The Temperature dependence of the exciton radiative decay time in ZnO nanorods has been investigated, which is associated with the density of states for the intra-relaxation of thermally excited excitons. The photoluminescence decay time was calibrated by using the photoluminescence intensity in order to obtain the radiative decay time. In the absence of an external magnetic field, we have confirmed that the radiative decay time increased with temperature in a similar manner to that seen in bulk material (∼ T1.5). Under an external magnetic field of 6T parallel to the c-axis, we found that the power coefficient of the radiative decay time with temperature decreased (∼ T1.3) when compared to that in the absence of a magnetic field. This result can be attributed to an enhancement of the effective mass perpendicular to the magnetic field and a redshift of the center-of-mass exciton as a consequence of perturbation effects in the weak-field regime.
© 2014 Optical Society of America
The wide band gap in ZnO is beneficial for UV-optoelectric devices, and ZnO nanorods are used for various applications in nanotechnology such as optical resonators, solar cells, piezo-electric energy generators, and in bio-medical applications . Although nanorods are generally considered to be one-dimensional (1D) nanostructures, their 1D nature is determined by the degree of lateral confinement. As the exciton binding energy in ZnO is large (∼ 60meV), the lateral size of a ZnO nanorod needs to be comparable to the exciton diameter (∼ 3.6nm) to show this 1D nature. Otherwise, large-diameter nanorods are likely to produce bulk-like excitons or show weak confinement. When confinement dimensionality is determined by comparing the confinement size to the exciton diameter, it is difficult to distinguish the limits of weak and no confinement . Alternatively, quantum confinement can also be induced by applying a strong external magnetic field. For example, if a high magnetic field is applied perpendicular to the lateral plane of a quantum well, quantum dot-like three dimensional confinement can be achieved. Because these magnetically-induced quantum dots have very uniform size-homogeneity when compared to inhomogeneous self-assembled quantum dots, long-range spatial coherence can be achieved. This enables collective coherent emission such as super-fluorescence and super-radiance [3, 4]. Likewise, 1D nanostructures can be induced from bulk by applying a large magnetic field, taking the system into the strong-field regime, where the magnetic cyclotron energy (h̄ωc) is larger than the exciton binding energy ( ). On the other hand, for a lower magnetic field, the so-called weak-field regime ( ), it is difficult to define the dimensionality of magnetically-induced confinement .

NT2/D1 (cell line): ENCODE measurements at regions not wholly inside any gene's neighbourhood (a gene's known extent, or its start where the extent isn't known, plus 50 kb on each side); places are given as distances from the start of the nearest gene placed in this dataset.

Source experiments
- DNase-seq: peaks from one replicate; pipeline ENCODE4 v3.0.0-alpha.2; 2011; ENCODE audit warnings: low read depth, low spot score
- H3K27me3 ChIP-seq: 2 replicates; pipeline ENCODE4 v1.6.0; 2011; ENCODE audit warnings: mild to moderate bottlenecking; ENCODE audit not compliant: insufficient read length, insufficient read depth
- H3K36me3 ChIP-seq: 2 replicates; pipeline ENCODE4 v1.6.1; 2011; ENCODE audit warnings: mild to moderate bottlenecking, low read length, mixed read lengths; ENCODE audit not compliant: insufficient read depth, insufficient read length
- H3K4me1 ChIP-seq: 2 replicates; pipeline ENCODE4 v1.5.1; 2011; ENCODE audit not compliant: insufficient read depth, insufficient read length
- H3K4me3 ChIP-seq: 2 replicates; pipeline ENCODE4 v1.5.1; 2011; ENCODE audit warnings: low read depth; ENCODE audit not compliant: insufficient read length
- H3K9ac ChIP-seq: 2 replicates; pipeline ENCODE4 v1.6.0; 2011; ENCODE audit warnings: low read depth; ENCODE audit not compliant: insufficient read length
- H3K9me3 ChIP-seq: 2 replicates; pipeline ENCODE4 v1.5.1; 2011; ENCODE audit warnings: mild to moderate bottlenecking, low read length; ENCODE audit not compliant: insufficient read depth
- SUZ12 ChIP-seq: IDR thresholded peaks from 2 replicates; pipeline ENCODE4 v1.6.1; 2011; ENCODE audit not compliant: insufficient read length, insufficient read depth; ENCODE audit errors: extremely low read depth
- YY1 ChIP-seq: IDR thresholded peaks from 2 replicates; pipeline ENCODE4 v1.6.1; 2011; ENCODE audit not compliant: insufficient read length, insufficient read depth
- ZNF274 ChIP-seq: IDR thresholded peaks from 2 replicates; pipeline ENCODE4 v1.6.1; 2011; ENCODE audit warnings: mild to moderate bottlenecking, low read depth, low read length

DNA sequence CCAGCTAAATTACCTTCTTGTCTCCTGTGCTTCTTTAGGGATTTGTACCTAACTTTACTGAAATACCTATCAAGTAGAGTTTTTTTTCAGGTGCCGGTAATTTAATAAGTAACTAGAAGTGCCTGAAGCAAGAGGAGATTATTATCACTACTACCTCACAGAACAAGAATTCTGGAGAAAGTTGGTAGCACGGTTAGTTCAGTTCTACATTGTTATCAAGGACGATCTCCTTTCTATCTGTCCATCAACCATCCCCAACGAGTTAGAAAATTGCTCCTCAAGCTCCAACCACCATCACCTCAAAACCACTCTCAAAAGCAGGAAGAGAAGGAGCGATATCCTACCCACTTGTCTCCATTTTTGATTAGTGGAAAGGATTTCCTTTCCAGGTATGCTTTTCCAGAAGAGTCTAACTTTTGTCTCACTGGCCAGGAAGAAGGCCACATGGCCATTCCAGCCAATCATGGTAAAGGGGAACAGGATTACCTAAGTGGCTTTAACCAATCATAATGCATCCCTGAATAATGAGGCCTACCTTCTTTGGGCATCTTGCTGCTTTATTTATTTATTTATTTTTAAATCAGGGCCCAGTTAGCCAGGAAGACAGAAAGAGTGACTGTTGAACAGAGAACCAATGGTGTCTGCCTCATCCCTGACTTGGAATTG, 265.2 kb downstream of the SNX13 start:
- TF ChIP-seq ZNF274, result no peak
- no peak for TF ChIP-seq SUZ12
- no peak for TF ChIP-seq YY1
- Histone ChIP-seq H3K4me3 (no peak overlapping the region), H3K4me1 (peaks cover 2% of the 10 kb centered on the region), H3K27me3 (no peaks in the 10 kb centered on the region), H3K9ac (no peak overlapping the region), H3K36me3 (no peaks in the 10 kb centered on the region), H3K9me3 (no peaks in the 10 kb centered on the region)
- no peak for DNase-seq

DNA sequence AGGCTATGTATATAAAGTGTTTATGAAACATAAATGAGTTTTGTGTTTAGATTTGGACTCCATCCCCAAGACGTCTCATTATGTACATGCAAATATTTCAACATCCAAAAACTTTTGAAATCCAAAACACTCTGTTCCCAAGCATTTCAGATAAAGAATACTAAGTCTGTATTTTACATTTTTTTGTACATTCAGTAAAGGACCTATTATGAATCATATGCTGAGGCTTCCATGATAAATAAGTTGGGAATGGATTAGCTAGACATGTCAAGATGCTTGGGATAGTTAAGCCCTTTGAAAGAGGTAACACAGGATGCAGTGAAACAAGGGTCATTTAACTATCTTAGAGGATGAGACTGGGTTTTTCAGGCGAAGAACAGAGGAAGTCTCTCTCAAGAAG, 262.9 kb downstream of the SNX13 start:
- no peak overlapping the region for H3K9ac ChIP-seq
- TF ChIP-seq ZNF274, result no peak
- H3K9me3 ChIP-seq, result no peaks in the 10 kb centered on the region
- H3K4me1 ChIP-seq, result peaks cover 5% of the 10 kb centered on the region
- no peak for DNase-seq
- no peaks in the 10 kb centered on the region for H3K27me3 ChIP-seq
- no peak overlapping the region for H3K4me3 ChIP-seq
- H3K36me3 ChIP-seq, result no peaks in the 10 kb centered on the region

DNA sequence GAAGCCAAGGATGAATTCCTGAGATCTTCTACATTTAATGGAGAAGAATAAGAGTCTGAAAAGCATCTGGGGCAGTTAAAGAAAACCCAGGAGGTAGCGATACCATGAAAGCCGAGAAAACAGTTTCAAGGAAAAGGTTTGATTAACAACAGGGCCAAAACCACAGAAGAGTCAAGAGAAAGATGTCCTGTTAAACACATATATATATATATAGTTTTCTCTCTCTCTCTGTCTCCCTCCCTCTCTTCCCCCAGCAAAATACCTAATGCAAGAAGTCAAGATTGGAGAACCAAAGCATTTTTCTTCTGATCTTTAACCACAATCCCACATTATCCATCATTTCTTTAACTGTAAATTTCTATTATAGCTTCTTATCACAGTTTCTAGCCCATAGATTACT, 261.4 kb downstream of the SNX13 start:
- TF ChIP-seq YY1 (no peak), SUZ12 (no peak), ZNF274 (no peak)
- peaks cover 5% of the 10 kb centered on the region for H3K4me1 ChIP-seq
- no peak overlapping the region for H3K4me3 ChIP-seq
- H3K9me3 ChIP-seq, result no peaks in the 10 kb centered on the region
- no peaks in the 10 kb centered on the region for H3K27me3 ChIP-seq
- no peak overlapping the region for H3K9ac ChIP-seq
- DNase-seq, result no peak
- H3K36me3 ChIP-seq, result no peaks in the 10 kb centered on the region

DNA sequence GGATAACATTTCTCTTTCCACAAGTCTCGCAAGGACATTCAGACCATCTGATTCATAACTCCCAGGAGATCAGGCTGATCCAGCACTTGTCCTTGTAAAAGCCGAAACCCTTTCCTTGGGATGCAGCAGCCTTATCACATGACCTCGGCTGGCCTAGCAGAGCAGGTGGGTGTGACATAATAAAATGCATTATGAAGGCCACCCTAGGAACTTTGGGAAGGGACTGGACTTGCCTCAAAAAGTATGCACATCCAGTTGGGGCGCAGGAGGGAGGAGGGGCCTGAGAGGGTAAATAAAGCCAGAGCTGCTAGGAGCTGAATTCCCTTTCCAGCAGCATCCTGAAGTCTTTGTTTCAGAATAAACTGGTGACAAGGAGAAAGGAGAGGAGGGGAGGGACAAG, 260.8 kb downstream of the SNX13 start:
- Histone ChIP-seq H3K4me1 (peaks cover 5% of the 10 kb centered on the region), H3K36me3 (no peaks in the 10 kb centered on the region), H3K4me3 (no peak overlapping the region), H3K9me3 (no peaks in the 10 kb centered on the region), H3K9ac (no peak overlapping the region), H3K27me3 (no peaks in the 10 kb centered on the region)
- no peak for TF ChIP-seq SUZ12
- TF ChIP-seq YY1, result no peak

As an alternative method for evaluating the confinement dimensionality, the temperature dependence of the radiative decay time can be used. Because the intra-relaxation of the thermally excited exciton towards the bottleneck range of radiative decay for the center-of-mass exciton dispersion depends on the density of states, confinement dimensionality affects the temperature dependence of the radiative decay time. The validity of this method was confirmed in quantum wires (1D), quantum wells (2D), and bulk (3D) [6, 7]. Although this method is rarely used for magneto-photoluminescence, it is useful to evaluate magnetically-induced confinement. Under a sufficiently large magnetic field ( ), the induced one-dimensional nature from bulk can be confirmed in terms of the temperature dependence of radiative decay time similar to the case of quantum wires ( ) . However, because of the large exciton binding energy of ZnO, the intermediate-field regime ( ) requires ∼ 81T. In the case of the weak-field regime ( ), the Coulomb energy still dominates and the external magnetic field can be treated as a perturbation . Recently, enhancement of the effective mass anisotropy was claimed as a consequence of magnetic perturbation . Although a 1D nature cannot be achieved by a weak-field, the increase of the effective mass perpendicular to the external magnetic field may affect the degree of the induced-confinement.